On this basis, capital, the state and its representatives can sleep soundly at night. After slaving away during the day, at work or not, the insomniacs of the Republic can let their hair down a bit. At the frenetic pace of two minutes each, the orators file onto the platform to set out their complaints and grievances. The well coded body language of the seated audience measures the popularity of the 120 seconds of intervention. The commissions, loads of them, are tasked with developing concepts barely sketched out in the citizens’ assembly so that in the end – and why not? – a new Constitution can be churned out. The Sixth French Republic, dear to Mélenchon, Montebourg and the Lambertist Trotskyists is not far off. The indignant economist, director of research at CNRS, Frédéric Lordon can’t be left out. With his reactionary precepts on “the necessity of national belonging”, the defence of the state and leaving the Euro, he establishes the link between the French nationalist left, the sovereigntists and the night-owls.

Sleeping on it?

The attempt to liken the Nuit debout to the Puerta del Sol in Madrid or to Syntagma Square in Athens, so as to give it a noble parentage, is a fraud, and one doomed to failure. The numbers certainly make a difference, but it’s not just that. There are social reasons too. Puerta del Sol and Syntagma were, at a certain point, places of coagulation of the anger of an educated and unemployed youth at the most acute moment of the fiscal crisis of their respective states. In both these places, at their height tens of thousands of radicalised young people came together to prepare demonstrations which were mass actions against the established order.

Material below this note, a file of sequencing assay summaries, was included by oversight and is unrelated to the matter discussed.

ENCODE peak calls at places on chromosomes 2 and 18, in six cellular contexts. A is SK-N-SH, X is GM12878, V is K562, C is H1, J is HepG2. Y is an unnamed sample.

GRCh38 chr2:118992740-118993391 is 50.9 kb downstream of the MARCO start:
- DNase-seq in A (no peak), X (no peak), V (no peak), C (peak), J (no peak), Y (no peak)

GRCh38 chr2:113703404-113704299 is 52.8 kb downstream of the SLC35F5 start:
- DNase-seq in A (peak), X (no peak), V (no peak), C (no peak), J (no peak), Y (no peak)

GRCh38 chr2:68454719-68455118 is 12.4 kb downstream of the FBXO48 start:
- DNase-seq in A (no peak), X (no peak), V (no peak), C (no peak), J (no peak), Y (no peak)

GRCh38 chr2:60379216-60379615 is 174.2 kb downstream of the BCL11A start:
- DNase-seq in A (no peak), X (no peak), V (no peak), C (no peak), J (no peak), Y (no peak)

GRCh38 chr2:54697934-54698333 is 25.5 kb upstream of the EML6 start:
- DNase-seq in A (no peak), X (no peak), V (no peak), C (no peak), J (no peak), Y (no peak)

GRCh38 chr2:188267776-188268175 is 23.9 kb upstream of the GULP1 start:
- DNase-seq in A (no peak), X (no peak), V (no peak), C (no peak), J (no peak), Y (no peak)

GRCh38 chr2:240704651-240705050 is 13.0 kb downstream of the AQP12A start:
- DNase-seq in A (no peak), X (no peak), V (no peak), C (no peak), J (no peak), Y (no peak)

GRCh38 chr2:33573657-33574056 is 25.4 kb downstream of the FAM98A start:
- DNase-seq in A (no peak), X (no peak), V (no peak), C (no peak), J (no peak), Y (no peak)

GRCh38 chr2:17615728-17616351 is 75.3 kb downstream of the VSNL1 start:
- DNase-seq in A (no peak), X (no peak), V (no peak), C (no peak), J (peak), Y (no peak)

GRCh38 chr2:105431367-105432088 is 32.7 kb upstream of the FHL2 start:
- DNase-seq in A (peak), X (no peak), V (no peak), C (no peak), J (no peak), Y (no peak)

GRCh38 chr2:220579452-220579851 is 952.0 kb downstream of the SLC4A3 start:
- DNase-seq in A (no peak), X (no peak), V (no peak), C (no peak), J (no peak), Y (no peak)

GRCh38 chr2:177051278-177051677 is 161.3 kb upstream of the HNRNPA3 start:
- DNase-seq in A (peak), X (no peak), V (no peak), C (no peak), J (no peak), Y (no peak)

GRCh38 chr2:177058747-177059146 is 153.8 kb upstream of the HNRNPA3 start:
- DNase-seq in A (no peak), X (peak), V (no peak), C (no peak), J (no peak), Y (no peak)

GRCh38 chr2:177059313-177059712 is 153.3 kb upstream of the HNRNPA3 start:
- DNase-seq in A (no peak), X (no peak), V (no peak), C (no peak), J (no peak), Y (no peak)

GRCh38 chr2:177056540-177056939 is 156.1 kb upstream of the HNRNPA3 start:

In the Place de la République, we’ve seen two successful actions: one an appeal by DAL6 to prevent an eviction, one an appeal from a collective of undocumented migrants to help some of them out. In the two cases the associations came to recruit volunteers. And then there was one move, without any real conviction, of a few hundred people who wanted to march to the Paris home of the Prime Minister…. The rest is a pathetic spectacle confined to the space conceded by the state. A spectacle essentially made up of drinking and bad improvised music; between a bad techno festival and a boy-scout camp.